It’s not about unit tests, though. Studies have shown that bugs are more often the result of poor understanding of requirements than defects introduced during implementation. For a good summary of these, see Damian, 19991. So the truth is that the part of your organization involved with understanding the customer, designing the product, and specifying the requirements is most likely to blame for schedule pressure. That would indicate that you need to pay most attention to feedback loops that don’t include coding at all!

What about the usability example I gave? The one where customer support calls are revealing a problem area in the product? Is there a way to shorten that feedback cycle? Of course! There are a lot of inexpensive usability tools and practices that organizations can employ to improve usability and that produce a short feedback cycle. Go check out the wonderful book Undercover User Experience Design by Cennydd Bowles and James Box.


Take time to choose the earliest possible feedback cycle

Carefully consider feedback cycle options. My experience is that companies have a kind of groupthink going on that prevents them from realizing the best feedback cycle for the job. In one place I worked, everyone was really gung-ho about A/B testing. So they A/B tested everything. Unfortunately A/B testing is (again) an expensive, long feedback cycle that requires releasing software out to customers before getting feedback on it.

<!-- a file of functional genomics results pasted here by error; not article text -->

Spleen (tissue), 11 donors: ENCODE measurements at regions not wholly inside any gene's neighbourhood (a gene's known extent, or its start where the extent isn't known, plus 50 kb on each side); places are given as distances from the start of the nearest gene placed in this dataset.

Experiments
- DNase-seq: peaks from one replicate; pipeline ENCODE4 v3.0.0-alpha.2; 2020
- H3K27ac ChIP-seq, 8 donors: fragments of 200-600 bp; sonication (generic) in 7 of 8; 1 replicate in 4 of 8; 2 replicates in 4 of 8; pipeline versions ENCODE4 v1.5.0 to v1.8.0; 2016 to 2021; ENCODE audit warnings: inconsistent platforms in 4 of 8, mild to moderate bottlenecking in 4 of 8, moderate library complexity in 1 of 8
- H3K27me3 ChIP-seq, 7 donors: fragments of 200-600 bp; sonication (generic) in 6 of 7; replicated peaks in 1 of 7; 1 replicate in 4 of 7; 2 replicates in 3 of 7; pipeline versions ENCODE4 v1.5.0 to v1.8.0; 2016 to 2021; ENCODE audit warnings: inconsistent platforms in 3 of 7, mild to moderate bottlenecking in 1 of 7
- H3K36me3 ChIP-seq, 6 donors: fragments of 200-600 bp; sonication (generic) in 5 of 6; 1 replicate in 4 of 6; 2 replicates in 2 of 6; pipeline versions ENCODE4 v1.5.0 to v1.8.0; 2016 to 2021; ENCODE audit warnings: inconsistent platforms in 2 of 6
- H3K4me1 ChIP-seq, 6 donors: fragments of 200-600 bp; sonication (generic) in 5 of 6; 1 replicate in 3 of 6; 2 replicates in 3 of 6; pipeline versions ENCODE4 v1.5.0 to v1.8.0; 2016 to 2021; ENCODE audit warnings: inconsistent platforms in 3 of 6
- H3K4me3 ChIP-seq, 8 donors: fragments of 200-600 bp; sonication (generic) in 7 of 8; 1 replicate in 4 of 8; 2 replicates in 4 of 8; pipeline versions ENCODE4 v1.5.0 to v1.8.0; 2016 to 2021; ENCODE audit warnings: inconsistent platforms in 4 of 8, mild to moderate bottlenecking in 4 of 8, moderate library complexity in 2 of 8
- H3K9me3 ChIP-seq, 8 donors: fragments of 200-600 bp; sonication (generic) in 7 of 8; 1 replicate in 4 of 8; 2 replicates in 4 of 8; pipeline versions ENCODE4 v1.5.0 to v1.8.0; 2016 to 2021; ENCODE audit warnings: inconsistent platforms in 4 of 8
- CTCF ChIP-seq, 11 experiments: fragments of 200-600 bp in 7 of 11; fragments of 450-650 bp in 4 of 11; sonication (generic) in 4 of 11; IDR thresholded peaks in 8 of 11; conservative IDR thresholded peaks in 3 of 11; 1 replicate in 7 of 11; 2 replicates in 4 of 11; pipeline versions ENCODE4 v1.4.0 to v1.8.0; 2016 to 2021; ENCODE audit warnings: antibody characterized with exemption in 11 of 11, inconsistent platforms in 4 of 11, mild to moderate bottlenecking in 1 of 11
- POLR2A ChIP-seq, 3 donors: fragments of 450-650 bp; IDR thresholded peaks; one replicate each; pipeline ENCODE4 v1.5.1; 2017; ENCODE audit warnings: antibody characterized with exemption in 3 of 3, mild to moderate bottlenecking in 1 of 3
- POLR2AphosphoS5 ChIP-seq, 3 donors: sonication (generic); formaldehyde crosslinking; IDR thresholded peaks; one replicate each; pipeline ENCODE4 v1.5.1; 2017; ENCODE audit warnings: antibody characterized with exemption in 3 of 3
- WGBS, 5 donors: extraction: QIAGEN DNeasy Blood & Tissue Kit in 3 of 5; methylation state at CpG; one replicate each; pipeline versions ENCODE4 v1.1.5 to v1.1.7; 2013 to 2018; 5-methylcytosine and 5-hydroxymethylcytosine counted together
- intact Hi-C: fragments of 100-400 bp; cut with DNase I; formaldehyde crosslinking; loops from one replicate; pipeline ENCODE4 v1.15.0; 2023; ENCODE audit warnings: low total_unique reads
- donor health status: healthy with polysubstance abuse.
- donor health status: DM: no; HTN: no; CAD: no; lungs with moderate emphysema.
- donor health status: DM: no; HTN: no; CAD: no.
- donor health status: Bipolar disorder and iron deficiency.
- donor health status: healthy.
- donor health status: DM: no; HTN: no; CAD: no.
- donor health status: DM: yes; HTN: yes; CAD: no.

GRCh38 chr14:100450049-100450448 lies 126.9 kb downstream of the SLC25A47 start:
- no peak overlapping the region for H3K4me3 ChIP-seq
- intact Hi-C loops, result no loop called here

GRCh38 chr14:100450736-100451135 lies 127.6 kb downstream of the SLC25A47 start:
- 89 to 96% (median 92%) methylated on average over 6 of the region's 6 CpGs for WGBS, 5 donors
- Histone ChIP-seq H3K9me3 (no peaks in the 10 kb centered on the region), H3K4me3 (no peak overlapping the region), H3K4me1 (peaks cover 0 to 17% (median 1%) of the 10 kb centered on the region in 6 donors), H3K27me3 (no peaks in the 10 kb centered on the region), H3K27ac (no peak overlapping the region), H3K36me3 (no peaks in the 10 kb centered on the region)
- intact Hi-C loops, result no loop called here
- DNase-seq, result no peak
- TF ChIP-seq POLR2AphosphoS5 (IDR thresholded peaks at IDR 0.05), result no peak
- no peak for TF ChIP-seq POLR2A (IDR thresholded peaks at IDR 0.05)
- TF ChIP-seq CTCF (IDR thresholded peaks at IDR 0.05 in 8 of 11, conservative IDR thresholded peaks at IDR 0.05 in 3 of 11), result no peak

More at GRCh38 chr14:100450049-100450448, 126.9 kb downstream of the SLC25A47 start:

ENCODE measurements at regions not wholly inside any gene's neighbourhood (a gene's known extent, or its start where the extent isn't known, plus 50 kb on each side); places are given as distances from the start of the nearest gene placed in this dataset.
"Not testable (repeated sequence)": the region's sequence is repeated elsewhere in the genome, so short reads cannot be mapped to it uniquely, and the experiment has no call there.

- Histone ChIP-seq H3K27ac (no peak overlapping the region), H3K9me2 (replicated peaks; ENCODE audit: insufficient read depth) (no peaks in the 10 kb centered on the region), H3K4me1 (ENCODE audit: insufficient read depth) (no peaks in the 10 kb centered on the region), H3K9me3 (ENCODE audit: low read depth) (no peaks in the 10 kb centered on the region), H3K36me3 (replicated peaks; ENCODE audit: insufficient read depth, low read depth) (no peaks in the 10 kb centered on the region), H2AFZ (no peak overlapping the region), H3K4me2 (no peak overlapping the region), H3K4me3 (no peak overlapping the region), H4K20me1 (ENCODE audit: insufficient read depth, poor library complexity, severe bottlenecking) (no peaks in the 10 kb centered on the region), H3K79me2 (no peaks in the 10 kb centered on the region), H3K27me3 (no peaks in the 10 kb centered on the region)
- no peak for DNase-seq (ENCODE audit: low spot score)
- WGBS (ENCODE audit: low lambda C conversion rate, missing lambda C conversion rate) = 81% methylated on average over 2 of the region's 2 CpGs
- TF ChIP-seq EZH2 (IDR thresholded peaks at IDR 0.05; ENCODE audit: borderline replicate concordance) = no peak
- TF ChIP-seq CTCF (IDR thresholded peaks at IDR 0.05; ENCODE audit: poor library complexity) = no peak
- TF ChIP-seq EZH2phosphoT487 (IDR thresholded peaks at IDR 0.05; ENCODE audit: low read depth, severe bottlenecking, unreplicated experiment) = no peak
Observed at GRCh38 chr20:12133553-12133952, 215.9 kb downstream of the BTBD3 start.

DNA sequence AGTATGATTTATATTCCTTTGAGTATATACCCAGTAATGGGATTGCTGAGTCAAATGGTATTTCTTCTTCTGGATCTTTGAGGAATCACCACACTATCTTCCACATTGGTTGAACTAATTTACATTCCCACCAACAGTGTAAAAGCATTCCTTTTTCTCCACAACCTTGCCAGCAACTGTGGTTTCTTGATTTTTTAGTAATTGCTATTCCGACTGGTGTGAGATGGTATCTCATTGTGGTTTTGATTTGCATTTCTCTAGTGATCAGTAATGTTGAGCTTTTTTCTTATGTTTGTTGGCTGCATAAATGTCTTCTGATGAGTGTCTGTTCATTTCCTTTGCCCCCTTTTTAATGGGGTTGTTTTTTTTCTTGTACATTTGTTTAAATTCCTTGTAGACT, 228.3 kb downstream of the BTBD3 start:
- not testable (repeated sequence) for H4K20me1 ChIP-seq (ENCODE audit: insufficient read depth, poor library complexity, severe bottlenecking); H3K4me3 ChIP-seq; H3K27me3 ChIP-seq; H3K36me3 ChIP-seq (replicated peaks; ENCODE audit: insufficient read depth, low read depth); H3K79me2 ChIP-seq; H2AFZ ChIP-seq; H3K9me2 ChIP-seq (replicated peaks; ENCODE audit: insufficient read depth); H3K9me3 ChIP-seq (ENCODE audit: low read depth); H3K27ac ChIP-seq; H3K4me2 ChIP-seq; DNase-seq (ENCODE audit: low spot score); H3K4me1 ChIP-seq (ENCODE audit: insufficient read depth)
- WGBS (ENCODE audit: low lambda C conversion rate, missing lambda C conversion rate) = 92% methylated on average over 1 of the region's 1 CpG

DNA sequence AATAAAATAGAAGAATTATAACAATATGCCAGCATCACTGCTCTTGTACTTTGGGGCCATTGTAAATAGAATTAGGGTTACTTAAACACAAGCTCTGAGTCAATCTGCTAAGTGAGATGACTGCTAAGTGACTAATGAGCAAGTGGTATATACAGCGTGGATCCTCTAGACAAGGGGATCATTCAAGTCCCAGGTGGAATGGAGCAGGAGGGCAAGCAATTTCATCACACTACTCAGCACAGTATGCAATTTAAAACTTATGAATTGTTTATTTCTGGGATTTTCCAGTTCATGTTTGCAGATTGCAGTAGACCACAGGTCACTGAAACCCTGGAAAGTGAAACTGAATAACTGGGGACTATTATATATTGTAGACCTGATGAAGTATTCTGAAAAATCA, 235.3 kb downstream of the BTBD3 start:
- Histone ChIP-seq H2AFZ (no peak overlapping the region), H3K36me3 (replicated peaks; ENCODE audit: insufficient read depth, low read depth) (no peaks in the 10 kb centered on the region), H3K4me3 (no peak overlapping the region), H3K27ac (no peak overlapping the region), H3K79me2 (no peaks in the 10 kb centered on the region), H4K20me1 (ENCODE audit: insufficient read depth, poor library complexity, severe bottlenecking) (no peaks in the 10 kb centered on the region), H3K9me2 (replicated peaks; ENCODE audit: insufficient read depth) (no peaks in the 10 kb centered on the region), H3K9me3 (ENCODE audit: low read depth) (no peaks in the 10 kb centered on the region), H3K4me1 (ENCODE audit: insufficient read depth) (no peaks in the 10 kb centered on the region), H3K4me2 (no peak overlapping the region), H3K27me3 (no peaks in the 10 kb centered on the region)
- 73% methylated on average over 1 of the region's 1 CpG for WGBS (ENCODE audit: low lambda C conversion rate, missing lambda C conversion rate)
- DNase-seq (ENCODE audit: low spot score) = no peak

There are lots of good uses for A/B testing, but getting feedback fast isn’t one of them. It’s also expensive since the options have to be implemented, and one will be thrown away. On top of that, A/B testing often becomes about throwing things against the wall to see what sticks. A better way is to hire an interaction designer who helps develop the A/B tests. Meanwhile, consider the cost of the A/B testing and don’t do it if it’s too expensive for anticipated ROI. That way the A/B testing is done with two provably valuable options and someone has their eye on the big picture.

The point is: use the earliest feedback cycle possible. Everyone will benefit their company if they push back when the company goes down the path of using a wrong feedback cycle. The best thing you can ask about any new work is: “why are we doing this?” The second best thing you can ask is how the team plans to get early feedback and correct course if need be.

Short feedback cycles in a nutshell

Bottom line: if you want to go faster, slow down. To speed up by slowing down, strive to get work moved into the earliest feedback cycles possible.

1 Damian Herlea D (1999) Challenges in Requirements Engineering. Technical Report 99/645/08, University of Calgary. Calgary, Canada.